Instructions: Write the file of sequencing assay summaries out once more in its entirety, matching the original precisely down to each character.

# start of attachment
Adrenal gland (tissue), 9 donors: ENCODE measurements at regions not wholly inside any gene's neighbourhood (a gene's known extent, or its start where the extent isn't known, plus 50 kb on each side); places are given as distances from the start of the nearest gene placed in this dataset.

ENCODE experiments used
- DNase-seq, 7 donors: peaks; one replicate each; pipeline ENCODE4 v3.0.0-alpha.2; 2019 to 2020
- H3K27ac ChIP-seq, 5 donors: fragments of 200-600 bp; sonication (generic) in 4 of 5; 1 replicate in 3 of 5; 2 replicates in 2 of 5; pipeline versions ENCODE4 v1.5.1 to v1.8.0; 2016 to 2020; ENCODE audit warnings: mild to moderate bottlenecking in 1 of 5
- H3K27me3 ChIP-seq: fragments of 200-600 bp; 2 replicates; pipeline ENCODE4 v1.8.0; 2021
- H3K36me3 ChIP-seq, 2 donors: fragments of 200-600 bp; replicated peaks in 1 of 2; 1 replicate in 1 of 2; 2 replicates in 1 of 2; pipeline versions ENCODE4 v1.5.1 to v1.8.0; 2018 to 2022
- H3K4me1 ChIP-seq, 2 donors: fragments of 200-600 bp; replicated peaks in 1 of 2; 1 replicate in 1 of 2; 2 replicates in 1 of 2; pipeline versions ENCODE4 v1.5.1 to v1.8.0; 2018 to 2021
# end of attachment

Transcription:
Adrenal gland (tissue), 9 donors: ENCODE measurements at regions not wholly inside any gene's neighbourhood (a gene's known extent, or its start where the extent isn't known, plus 50 kb on each side); places are given as distances from the start of the nearest gene placed in this dataset.

ENCODE experiments used
- DNase-seq, 7 donors: peaks; one replicate each; pipeline ENCODE4 v3.0.0-alpha.2; 2019 to 2020
- H3K27ac ChIP-seq, 5 donors: fragments of 200-600 bp; sonication (generic) in 4 of 5; 1 replicate in 3 of 5; 2 replicates in 2 of 5; pipeline versions ENCODE4 v1.5.1 to v1.8.0; 2016 to 2020; ENCODE audit warnings: mild to moderate bottlenecking in 1 of 5
- H3K27me3 ChIP-seq: fragments of 200-600 bp; 2 replicates; pipeline ENCODE4 v1.8.0; 2021
- H3K36me3 ChIP-seq, 2 donors: fragments of 200-600 bp; replicated peaks in 1 of 2; 1 replicate in 1 of 2; 2 replicates in 1 of 2; pipeline versions ENCODE4 v1.5.1 to v1.8.0; 2018 to 2022
- H3K4me1 ChIP-seq, 2 donors: fragments of 200-600 bp; replicated peaks in 1 of 2; 1 replicate in 1 of 2; 2 replicates in 1 of 2; pipeline versions ENCODE4 v1.5.1 to v1.8.0; 2018 to 2021